In my last post, I introduced a topic that has riveted (okay, haunted) me for years.
Where is success? Where is it for other people? (somewhat important) Where is it for me? (very important)
Is it okay if “my” success doesn’t look like the success others crave or find?
(answer key: I don’t know. I don’t know. I don’t know. Probably, yes.)
In fact, in recent years I have tabled my curiosity about where other people find success, because, as I mentioned in Part One of this post, it really isn’t relevant. It doesn’t even help me other than to tell me that where they found success isn’t where I find it, and frankly I already knew that.
So now I have really honed in on where I find success. What does “success” feel like? How do I define the word “success”? What would make me know beyond a shadow of a doubt that I have had a successful life – even if everything I love and know were to suddenly depart? Would I crater if those people and things left me? Or would I be understandably sad but able to still grasp a sense of success in “being me” – whatever that means?
Obviously, these are not easy questions to answer.
But then again, these are also the questions my busy, thought-happy mind likes best. Throwing my mind a thought like any of the above is like buying a hamster a shiny new wheel or giving a baby a pacifier. It gets busy….and I get a few minutes of peace.
So I keep working away at it. One thing I DO know about where I find success today is that it is in the same moments when I find peace and contentment (what one of my mentors calls – I love this word – “equipoise”). In fact, my current longtime mentor, Lynn, is continually reminding me that where peace is, there is also my True North and all the confirmation I need that I am doing the right thing/with the right people/headed in the right direction/etc.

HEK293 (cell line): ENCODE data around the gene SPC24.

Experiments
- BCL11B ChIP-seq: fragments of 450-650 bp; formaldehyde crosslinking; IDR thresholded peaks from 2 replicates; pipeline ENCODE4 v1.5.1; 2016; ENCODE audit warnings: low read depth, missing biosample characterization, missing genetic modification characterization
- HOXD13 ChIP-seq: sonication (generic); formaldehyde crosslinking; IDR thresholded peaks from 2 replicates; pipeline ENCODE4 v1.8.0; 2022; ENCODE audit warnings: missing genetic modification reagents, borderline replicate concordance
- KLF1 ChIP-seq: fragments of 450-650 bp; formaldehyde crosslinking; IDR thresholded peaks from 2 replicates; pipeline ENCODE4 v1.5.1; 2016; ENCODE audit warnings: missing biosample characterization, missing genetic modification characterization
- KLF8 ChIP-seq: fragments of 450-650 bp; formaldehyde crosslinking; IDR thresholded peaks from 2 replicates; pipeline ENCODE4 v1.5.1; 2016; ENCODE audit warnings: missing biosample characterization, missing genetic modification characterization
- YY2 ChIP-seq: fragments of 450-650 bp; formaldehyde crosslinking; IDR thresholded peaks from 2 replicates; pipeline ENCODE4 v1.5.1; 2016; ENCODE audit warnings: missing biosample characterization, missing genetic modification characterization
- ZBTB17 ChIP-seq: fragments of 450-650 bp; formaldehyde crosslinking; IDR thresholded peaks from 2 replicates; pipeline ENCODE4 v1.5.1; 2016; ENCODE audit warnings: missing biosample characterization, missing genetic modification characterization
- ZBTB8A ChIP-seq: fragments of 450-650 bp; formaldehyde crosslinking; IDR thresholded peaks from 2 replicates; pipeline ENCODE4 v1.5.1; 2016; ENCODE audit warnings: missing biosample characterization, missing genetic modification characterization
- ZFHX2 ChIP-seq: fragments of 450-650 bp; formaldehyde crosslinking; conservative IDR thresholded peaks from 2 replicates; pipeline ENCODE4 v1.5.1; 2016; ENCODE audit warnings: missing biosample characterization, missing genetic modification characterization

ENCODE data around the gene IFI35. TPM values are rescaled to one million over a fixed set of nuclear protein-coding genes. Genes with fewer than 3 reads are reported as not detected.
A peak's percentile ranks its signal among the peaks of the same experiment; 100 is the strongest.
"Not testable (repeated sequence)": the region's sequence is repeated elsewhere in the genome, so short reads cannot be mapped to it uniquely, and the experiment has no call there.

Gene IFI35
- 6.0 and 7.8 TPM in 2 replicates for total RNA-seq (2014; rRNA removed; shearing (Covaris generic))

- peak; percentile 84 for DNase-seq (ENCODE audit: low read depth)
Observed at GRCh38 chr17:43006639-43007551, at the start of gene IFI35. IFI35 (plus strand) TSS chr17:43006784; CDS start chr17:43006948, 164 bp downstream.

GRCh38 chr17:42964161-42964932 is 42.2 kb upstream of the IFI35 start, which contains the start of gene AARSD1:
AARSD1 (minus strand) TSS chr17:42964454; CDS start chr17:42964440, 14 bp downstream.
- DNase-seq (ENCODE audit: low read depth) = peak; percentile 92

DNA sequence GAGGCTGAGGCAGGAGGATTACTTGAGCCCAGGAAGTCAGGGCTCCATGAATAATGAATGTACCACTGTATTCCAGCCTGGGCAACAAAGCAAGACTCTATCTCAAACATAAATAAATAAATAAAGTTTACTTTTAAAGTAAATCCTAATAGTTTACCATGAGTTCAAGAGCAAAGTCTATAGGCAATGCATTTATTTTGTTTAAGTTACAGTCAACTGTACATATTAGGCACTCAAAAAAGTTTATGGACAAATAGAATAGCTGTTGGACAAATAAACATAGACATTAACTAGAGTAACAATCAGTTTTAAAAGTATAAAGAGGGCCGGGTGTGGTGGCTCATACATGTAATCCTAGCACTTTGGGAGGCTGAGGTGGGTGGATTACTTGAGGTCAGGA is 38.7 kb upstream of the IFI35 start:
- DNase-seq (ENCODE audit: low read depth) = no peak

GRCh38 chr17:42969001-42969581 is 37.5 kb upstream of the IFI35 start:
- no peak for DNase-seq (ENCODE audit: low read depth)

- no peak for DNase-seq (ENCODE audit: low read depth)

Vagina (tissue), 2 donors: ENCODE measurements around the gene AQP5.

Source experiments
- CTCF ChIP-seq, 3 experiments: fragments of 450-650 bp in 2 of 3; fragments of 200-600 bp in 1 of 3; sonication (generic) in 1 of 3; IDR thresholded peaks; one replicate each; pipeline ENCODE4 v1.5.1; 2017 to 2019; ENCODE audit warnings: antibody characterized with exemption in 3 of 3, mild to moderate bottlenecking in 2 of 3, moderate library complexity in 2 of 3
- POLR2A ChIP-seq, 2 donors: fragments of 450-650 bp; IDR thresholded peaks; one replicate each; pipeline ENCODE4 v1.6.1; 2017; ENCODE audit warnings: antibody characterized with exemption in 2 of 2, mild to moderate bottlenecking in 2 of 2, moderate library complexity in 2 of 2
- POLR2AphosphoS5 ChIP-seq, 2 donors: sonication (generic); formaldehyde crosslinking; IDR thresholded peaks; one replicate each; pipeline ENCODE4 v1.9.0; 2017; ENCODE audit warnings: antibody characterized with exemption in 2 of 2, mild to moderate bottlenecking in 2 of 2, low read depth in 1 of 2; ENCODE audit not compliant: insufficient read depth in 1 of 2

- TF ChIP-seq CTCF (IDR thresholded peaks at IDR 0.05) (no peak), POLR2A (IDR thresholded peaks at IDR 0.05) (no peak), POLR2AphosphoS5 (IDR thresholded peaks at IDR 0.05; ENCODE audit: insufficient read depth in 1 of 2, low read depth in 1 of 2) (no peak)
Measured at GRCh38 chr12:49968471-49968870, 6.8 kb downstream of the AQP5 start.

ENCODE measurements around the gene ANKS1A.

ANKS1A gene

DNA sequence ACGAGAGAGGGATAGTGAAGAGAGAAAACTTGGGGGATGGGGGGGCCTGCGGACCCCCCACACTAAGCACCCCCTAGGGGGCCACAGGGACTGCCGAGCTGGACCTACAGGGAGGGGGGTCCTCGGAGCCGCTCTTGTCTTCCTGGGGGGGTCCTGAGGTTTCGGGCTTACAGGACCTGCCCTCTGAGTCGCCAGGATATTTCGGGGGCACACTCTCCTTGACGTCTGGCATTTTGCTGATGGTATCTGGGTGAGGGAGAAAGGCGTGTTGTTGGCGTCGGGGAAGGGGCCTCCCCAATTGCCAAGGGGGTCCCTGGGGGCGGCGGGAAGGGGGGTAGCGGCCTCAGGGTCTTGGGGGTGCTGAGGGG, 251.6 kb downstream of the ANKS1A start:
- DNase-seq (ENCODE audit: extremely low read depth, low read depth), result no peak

However, I have also noticed that this does NOT mean that success cannot be found in moments where the very opposite of peace seems to rule the day. While those moments are never the culmination of any success I may realize, they are often the catalyst or at least steps along the pathway to success.
My goal in seeking success, then, is to attempt what often feels impossible – to maintain an inner sense of equipoise while still fully embracing whatever the day may bring in a manner that embodies success to me. Words like kindness, patience, non-judgmentalism (if that is even a word), optimism – these are words that exemplify a successful approach to what my mentor calls “life on life’s terms” – and even if what I am actually experiencing perfectly fits my personal definition of big-time failure (someone I love leaves me or dies, I lose all the money in my bank account, my home is destroyed, etc) if I can keep an inner attitude that embodies these fundamental qualities, I am still experiencing success.
Again (because these sorts of things always feel so complicated – until they become simple) this does not mean I become unable or unwilling to feel whatever feelings I have – anger, grief, loneliness, and all of their friends. It just means that underlying “it all” – whatever is going on, whatever I am thinking or feeling or experiencing – I have a basic sense of equipoise, wellbeing, “everything really is alright”.
This is quite challenging to pull off….but it is the closest I have come to understanding the meaning, feeling, and experience of true success in my life to date.
Today’s Takeaway: How do you know that what you are feeling or experiencing is “success”? How do you find comfort even on your toughest days – and a release back into the flow of life in the presence of the good-feelings on your best days?
This post currently has
You can read the comments or leave your own thoughts.
Last reviewed: 4 Oct 2012